Obviously the union knows that there is a limited pool of money, and is deciding to spend it on making kindergarten better rather than having it available for raises down the road. I think that's great. Maybe they decided that the large raises they just got are good enough for a while.

16 people like this
Posted by Surprised PAUSD teacher
a resident of another community
on Nov 2, 2016 at 2:21 pm

This is an interesting read. I'm a union member and had no idea this was being negotiated. PAEA is not informing its members about what is going on......maybe they should survey their teachers about how they feel about these demands, we've never been asked. Many teachers think that kinder teachers should work under the same working conditions as everybody else, they are paid the same. All grades are hard to teach....

12 people like this
Posted by a parent
a resident of Fairmeadow
on Nov 2, 2016 at 3:22 pm

Many parents did not opt out because the way the day was structured, kids would miss fun activities in the afternoon, such as art, PE, music and library. Nor were opt-out options well described or explained to parents who had questions, or may not have known about the possibility of opting out.

FDK should not have been implemented- not only is there no money for it, there is no good rationale. If one looks carefully at the data from PAUSD schools with previous implementation of FDK, it is clear that children subjected to FDK (look carefully at pages 7 and 8) actually did far worse in terms of reading benchmarks in subsequent years:

Web Link

On further review of the literature, essentially no study has shown that FDK leads to any wide ranging academic benefits, and rather, what is typically seen is a quick evaporation of any selective benefit seen. IN addition, there are serious potential negatives from FDK, including worse behavioral problems over time.

The administration, in implementing this in such a hasty and ill-conceived fashion, came across as either disingenuous or incompetent.

I hope that current PAUSD board incumbents reap the benefits of the poor job they have done with this, and do not get re-elected- voters take heed- there have to be better choices out there.

5 people like this
Posted by Kerry55
a resident of Palo Verde
on Nov 3, 2016 at 11:28 am

Kerry55 is a registered user.

Thank you parent above for explaining why parents did not opt out. It seems like another poorly implemented program without enough time and management spent on all the issues, especially financial ones that were bound to come up. If a majority of K Teachers were not for it, why did the District make a sweeping decision to back Full Day? If it is basically child care for working parents, then a non-working parent should not have to give up art, music, playtime for their K child.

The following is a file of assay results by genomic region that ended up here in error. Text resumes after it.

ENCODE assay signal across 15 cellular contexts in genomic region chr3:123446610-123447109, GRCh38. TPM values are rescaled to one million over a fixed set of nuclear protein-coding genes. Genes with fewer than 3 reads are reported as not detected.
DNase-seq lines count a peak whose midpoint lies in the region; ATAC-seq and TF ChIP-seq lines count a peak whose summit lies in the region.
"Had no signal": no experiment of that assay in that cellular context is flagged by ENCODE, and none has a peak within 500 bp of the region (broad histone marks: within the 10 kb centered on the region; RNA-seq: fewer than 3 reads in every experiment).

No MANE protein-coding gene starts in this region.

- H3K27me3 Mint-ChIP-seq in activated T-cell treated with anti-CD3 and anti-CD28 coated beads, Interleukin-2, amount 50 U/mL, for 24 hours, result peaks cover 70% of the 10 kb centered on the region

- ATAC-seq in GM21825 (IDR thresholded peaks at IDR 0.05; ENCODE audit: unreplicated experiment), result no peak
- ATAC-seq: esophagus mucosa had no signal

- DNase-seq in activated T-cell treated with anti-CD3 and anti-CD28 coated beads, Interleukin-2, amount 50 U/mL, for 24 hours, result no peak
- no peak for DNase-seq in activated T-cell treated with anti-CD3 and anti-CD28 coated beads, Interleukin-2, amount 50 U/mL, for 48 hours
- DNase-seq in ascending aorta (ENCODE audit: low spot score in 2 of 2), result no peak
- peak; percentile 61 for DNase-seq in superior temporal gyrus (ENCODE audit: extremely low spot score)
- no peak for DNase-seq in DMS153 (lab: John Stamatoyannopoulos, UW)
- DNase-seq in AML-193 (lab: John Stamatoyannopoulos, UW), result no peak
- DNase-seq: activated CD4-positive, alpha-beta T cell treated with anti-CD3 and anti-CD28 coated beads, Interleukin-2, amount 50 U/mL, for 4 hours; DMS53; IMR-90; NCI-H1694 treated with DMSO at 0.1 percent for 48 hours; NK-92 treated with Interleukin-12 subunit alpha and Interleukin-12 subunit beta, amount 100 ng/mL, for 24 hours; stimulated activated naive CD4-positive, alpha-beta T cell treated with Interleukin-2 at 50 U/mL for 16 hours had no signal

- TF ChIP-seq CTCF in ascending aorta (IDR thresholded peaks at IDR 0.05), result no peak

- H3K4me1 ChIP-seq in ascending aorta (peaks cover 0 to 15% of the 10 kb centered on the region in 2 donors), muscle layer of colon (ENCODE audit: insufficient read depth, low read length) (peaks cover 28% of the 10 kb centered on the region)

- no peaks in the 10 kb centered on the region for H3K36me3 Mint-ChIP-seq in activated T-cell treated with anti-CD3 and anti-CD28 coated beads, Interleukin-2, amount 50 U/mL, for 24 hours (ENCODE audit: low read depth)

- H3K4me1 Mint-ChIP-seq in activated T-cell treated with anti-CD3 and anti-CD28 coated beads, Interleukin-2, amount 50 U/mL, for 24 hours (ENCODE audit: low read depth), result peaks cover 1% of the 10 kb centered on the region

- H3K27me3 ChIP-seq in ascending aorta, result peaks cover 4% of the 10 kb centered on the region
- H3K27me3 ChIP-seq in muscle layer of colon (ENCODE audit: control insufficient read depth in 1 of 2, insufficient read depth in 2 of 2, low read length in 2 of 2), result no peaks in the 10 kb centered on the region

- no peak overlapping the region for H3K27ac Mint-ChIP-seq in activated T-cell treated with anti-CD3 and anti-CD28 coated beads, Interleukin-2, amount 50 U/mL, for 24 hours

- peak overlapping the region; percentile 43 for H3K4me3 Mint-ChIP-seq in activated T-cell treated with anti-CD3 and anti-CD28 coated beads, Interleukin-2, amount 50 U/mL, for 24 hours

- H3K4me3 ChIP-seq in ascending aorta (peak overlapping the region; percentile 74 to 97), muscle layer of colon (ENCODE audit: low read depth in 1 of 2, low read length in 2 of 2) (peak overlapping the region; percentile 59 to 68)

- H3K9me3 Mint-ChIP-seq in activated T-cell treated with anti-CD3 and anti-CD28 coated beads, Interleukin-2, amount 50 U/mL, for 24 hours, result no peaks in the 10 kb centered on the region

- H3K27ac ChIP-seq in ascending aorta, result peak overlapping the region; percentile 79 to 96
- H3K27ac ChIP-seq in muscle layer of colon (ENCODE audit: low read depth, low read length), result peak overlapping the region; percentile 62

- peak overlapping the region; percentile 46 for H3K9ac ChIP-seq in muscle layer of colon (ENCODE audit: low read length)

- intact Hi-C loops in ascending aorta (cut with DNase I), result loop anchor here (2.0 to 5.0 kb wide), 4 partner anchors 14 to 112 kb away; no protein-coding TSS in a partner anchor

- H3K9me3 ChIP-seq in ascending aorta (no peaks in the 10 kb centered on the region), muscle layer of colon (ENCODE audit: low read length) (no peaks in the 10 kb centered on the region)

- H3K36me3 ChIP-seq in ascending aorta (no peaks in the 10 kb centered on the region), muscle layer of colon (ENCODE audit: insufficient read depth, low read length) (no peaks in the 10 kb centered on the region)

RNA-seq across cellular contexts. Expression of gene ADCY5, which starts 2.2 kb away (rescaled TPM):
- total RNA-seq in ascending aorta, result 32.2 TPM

Like this comment
Posted by neighboring districts
a resident of Crescent Park
on Nov 3, 2016 at 7:05 pm

As a Kinder teacher in a neighboring district (though I live in Palo Alto), I'm amazed that Palo Alto kinder teachers have aides AND are getting add'l money for now teaching all day. When our district implemented all day kinder 10+ years ago kinder teachers were not paid any add'l money. The union (other teachers), felt kinder teachers had always been on the same pay scale as other teachers so why should their pay get increased just because they were suddenly spending a full day with children; just like they were. I believe most districts in the state have been having all day kindergarten for several years; it allows more arts and choice time for children.

2 people like this
Posted by Kindergarten Teacher
a resident of Another Palo Alto neighborhood
on Nov 4, 2016 at 1:58 pm

@Surprised PAUSD teacher I'm surprised you didn't know about the Demand to bargain for kindergarten because PAEA told us about it at the PAEA meeting after the chow down and it was in the newsletter. So PAEA did in fact inform us about this issue. I'm sorry you think we don't all work under the same conditions and I guess in a way you are correct. All the different levels have different items in the contract. For example, middle and high school teachers get more prep time than elementary. The elementary teachers I work with have never complained because we know that there are differences and challenges at all grade levels and we respect the job everyone in our district performs. Most of us probably haven't taught at other school levels, I have never taught middle or high school, yet I respect those teachers just as much as my elementary colleagues and don't want to interfere with what is in the contract for them. I would like a school calendar that starts later in August, but once the need to start earlier so that the semester ends before the winter break for high school students and teachers was explained to us (by our PAEA rep) I totally got behind it. There are differences and always will be. I hope we can accept and respect all of our colleagues and support each other.

12 people like this
Posted by PAEA doesn't represent me
a resident of another community
on Nov 4, 2016 at 3:07 pm

I am a middle school teacher who doesn't want to pay for tiny classes and extra conference days and extra aides for kinder teachers. What are the chances that we won't hear about this money during our next negotiation? This is on top of having to find a new therapist for my daughter because PAEA negotiated us out of Blue Shield into another HMO.